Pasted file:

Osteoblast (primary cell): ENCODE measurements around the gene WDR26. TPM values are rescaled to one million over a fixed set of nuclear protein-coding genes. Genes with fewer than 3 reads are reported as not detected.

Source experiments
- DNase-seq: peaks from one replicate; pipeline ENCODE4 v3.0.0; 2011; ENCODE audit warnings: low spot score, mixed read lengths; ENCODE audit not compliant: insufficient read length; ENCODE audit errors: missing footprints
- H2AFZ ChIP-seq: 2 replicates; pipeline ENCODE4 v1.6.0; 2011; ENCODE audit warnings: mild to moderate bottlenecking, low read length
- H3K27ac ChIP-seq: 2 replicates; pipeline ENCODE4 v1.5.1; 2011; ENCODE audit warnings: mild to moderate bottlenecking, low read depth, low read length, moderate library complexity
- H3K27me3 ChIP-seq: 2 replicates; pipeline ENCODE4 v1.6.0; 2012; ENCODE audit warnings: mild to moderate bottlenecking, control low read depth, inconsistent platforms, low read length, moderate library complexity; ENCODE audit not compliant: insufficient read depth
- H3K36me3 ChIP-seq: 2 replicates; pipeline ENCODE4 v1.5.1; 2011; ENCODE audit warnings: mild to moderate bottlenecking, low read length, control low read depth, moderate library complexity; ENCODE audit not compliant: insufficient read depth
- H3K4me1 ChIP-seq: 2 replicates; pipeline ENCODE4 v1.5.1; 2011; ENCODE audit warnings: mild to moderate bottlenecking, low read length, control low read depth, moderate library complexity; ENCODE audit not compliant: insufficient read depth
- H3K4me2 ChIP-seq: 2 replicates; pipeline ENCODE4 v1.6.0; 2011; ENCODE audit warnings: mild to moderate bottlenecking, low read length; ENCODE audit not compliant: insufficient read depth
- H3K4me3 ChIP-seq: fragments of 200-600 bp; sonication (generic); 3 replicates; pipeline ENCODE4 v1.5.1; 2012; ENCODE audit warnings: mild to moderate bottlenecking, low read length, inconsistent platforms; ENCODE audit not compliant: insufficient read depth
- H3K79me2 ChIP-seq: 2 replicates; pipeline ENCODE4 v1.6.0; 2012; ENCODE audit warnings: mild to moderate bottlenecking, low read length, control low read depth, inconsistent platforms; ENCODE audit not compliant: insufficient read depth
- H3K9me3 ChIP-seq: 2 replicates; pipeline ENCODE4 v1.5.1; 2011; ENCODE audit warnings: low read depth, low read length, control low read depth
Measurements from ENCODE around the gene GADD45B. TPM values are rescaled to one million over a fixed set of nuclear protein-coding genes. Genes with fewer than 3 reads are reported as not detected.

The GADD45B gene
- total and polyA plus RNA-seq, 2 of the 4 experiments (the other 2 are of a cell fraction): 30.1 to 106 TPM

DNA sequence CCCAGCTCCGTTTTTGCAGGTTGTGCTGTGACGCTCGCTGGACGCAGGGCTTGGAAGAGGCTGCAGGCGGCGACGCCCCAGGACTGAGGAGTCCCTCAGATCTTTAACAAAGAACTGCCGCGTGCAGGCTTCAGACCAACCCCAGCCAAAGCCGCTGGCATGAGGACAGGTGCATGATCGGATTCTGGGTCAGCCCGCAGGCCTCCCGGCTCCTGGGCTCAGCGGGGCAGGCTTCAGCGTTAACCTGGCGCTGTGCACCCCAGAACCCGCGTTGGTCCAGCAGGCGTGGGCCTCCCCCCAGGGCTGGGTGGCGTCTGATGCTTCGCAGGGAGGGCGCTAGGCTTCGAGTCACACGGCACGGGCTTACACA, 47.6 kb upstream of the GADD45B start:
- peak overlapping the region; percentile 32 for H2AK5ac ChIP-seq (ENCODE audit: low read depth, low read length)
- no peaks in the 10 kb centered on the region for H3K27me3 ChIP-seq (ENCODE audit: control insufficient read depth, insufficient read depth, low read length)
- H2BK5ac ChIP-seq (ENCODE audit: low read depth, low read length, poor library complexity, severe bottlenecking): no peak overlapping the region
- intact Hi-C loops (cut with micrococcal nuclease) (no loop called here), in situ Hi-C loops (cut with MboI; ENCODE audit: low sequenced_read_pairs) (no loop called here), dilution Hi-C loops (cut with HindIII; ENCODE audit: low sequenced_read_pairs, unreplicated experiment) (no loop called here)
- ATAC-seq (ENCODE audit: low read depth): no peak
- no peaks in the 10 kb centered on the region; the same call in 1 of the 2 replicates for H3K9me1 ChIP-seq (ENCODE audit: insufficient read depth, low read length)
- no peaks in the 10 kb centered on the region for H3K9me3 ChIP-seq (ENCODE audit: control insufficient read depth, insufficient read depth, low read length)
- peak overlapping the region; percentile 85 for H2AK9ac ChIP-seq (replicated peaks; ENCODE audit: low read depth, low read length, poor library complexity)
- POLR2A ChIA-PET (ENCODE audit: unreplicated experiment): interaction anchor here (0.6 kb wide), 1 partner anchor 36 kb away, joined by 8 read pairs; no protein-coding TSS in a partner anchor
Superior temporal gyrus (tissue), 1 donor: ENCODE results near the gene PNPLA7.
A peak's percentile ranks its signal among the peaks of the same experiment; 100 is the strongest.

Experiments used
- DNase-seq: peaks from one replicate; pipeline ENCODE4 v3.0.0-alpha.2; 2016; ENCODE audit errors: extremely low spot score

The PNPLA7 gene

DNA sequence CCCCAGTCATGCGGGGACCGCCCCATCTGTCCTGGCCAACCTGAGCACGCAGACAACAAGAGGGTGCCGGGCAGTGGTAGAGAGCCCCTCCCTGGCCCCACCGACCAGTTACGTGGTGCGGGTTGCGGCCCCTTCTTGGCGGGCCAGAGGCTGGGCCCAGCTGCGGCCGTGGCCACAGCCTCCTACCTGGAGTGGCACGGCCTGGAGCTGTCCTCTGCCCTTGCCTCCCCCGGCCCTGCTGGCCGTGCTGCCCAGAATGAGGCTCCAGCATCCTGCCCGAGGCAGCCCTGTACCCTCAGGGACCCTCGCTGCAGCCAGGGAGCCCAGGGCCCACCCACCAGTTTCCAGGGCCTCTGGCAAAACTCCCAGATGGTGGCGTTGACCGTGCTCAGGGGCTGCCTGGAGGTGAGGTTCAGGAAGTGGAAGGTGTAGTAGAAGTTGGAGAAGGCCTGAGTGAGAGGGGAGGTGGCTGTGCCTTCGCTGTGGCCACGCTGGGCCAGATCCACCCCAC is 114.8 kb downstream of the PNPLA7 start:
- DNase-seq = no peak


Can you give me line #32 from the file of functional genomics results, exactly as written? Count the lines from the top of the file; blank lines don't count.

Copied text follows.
- DNase-seq = no peak